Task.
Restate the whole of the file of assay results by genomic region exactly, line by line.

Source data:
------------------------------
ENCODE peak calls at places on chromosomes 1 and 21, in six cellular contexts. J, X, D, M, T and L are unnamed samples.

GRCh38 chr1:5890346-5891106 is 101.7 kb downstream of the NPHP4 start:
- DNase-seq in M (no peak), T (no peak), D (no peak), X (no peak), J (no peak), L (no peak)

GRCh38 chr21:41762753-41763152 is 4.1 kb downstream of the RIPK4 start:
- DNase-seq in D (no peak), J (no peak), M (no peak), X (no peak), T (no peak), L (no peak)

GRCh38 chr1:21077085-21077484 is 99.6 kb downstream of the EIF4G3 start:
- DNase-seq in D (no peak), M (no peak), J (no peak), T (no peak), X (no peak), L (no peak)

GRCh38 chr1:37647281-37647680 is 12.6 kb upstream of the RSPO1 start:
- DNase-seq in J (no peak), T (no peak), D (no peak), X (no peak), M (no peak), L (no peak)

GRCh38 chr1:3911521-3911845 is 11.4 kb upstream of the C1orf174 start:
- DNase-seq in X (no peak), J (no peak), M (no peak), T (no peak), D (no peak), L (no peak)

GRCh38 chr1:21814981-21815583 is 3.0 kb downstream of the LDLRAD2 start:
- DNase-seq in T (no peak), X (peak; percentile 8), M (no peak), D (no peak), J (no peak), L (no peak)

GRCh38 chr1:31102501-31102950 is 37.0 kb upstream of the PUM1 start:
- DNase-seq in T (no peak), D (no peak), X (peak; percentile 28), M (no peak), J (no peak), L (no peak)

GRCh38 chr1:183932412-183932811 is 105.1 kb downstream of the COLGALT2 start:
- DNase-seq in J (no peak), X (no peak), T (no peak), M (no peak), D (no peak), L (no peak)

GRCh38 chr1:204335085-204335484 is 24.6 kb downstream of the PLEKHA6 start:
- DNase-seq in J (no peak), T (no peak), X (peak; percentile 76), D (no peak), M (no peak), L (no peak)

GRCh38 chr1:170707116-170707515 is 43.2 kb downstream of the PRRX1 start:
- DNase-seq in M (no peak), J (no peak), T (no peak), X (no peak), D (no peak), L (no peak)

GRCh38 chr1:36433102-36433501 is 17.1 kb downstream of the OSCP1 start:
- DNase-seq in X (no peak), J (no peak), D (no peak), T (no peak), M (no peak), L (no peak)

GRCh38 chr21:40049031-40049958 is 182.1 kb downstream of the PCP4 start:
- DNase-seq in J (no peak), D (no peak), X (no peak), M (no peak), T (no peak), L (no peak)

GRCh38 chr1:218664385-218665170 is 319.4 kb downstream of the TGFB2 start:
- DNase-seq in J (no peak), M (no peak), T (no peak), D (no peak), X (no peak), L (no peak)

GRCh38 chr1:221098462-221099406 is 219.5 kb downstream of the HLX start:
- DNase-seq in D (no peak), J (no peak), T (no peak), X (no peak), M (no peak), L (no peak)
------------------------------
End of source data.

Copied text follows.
ENCODE peak calls at places on chromosomes 1 and 21, in six cellular contexts. J, X, D, M, T and L are unnamed samples.

GRCh38 chr1:5890346-5891106 is 101.7 kb downstream of the NPHP4 start:
- DNase-seq in M (no peak), T (no peak), D (no peak), X (no peak), J (no peak), L (no peak)

GRCh38 chr21:41762753-41763152 is 4.1 kb downstream of the RIPK4 start:
- DNase-seq in D (no peak), J (no peak), M (no peak), X (no peak), T (no peak), L (no peak)

GRCh38 chr1:21077085-21077484 is 99.6 kb downstream of the EIF4G3 start:
- DNase-seq in D (no peak), M (no peak), J (no peak), T (no peak), X (no peak), L (no peak)

GRCh38 chr1:37647281-37647680 is 12.6 kb upstream of the RSPO1 start:
- DNase-seq in J (no peak), T (no peak), D (no peak), X (no peak), M (no peak), L (no peak)

GRCh38 chr1:3911521-3911845 is 11.4 kb upstream of the C1orf174 start:
- DNase-seq in X (no peak), J (no peak), M (no peak), T (no peak), D (no peak), L (no peak)

GRCh38 chr1:21814981-21815583 is 3.0 kb downstream of the LDLRAD2 start:
- DNase-seq in T (no peak), X (peak; percentile 8), M (no peak), D (no peak), J (no peak), L (no peak)

GRCh38 chr1:31102501-31102950 is 37.0 kb upstream of the PUM1 start:
- DNase-seq in T (no peak), D (no peak), X (peak; percentile 28), M (no peak), J (no peak), L (no peak)

GRCh38 chr1:183932412-183932811 is 105.1 kb downstream of the COLGALT2 start:
- DNase-seq in J (no peak), X (no peak), T (no peak), M (no peak), D (no peak), L (no peak)

GRCh38 chr1:204335085-204335484 is 24.6 kb downstream of the PLEKHA6 start:
- DNase-seq in J (no peak), T (no peak), X (peak; percentile 76), D (no peak), M (no peak), L (no peak)

GRCh38 chr1:170707116-170707515 is 43.2 kb downstream of the PRRX1 start:
- DNase-seq in M (no peak), J (no peak), T (no peak), X (no peak), D (no peak), L (no peak)

GRCh38 chr1:36433102-36433501 is 17.1 kb downstream of the OSCP1 start:
- DNase-seq in X (no peak), J (no peak), D (no peak), T (no peak), M (no peak), L (no peak)

GRCh38 chr21:40049031-40049958 is 182.1 kb downstream of the PCP4 start:
- DNase-seq in J (no peak), D (no peak), X (no peak), M (no peak), T (no peak), L (no peak)

GRCh38 chr1:218664385-218665170 is 319.4 kb downstream of the TGFB2 start:
- DNase-seq in J (no peak), M (no peak), T (no peak), D (no peak), X (no peak), L (no peak)

GRCh38 chr1:221098462-221099406 is 219.5 kb downstream of the HLX start:
- DNase-seq in D (no peak), J (no peak), T (no peak), X (no peak), M (no peak), L (no peak)